While that protagonist embodies typical suburban emotion, Heaven‘s disco-oriented single, “Bad Street,” covers a lesser-known Long Island—the Latino life Estella experienced as a child, with her mother’s friends who lived “five families in one house, the carpet made from scraps they duct-taped together to make one big rug.” That house was on a weird street, Estella told me during an interview in August, but she has good memories of hanging with families that had it rough and stayed optimistic. The backstory adds weight to Estella’s verses, as they glide alongside submerged 70s synths and funk-guitars that sound quintessentially New York.

Despite the exquisite intricacies of Heaven‘s production—even more noticeable if compared to early demos of nearly every album track, available at the band’s website—the record’s one pitfall could be what it lacks in intensity after seeing them perform its material live. The recordings feel safer compared to the band’s show, which features more theatric and avant-garde vocal stylings from Estella, as well as more immediately piercing synths. Nonetheless, Twin Sister accomplishes a rare feat in sidestepping the fads to which many of their indie-pop contemporaries cling. It makes In Heaven unquestionably one of 2011’s best.

Photo Shawn Brackbill

09/14/11 4:06am

Wild Flag
Wild Flag
(Merge Records)

Few rock bands could make much of a lyrical allusion to broken glass. But cue a track from Wild Flag’s debut long-player, the chugging, psych-tinged “Glass Tambourine,” and more interesting imagery is imminent. The group is, after all, comprised of punk luminaries—singer-guitarist Carrie Brownstein and drummer Janet Weiss of the indomitable Sleater-Kinney; singer-guitarist Mary Timony of both Helium and Autoclave; keyboardist Rebecca Cole of Elephant 6 band The Minders—who have been obliterating indie rock’s looming glass ceiling for over two decades.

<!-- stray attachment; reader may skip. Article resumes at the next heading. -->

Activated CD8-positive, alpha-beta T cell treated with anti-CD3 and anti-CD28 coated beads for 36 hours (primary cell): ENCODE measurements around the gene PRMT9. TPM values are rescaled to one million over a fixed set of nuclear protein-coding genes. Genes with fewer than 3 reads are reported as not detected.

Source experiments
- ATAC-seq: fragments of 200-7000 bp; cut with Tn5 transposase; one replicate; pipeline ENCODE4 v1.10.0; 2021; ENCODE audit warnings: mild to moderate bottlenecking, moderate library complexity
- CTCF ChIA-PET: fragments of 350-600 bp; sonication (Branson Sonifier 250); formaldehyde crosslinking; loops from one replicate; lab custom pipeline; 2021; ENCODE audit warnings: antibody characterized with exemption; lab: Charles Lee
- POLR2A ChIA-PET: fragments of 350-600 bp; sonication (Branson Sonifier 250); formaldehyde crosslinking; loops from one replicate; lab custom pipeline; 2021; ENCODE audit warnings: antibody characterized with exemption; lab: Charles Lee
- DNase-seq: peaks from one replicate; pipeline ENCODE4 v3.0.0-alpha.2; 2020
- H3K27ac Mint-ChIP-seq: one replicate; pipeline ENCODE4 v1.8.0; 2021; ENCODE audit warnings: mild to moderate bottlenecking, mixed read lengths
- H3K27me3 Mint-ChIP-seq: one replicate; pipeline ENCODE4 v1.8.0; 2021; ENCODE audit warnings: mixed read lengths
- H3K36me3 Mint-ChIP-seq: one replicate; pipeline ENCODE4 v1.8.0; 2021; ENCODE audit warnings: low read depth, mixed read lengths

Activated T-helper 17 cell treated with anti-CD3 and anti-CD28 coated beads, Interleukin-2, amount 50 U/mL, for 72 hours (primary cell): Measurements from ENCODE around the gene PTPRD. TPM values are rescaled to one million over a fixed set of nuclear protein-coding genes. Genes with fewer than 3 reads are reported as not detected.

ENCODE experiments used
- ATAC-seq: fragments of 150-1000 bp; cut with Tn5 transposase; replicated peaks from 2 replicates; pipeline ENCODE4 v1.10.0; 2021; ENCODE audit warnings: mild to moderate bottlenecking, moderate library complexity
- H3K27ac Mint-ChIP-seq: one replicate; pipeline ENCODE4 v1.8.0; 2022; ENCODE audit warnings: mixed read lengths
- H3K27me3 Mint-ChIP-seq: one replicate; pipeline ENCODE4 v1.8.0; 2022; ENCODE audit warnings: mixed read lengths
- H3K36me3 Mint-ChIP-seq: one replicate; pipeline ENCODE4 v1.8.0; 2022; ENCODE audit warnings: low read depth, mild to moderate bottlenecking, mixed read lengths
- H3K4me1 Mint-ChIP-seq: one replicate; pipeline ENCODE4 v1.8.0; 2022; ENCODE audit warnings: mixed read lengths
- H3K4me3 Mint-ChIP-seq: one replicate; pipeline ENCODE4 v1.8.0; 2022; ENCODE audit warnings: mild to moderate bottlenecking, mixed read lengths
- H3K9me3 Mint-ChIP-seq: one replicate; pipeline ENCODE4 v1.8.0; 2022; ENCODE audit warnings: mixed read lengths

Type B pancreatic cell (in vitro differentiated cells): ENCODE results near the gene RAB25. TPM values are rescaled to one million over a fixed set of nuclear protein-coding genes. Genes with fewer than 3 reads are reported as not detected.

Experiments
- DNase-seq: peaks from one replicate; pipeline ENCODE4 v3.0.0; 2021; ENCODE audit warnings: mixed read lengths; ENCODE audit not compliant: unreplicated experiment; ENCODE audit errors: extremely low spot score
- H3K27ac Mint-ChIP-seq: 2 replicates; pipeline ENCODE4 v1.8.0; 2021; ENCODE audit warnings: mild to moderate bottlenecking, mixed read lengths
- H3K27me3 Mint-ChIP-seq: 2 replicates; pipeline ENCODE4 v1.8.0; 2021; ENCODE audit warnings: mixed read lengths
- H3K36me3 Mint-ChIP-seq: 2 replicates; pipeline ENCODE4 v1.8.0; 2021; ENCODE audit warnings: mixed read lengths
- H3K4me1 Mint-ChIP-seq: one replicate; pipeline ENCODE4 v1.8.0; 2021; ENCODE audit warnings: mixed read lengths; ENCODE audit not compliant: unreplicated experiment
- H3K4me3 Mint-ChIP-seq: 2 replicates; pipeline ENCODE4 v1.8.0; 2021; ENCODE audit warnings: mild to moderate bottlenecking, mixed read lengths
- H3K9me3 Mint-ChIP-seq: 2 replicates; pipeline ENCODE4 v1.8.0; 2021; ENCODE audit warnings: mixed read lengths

Sleater-Kinney emerged from a 90s movement of intelligent guitar music: shredding, stereotype-defying women full of potent rage and hope, whose complexity was often erroneously whittled to “angry women in rock.” But this band is not Sleater-Kinney. To singularly situate Wild Flag, though, one might begin with Brownstein’s most recent shining Sleater-Kinney moment: howling through the single, “Entertain,” from their last record, 2005’s The Woods. “You come around looking 1984/You’re such a bore, 1984,” she shrieked. “Nostalgia, you’re using it like a whore!” One can only imagine her thoughts on our current musical moment: retrospective and male-dominated. Perhaps it’s why her new band, instead, goes for something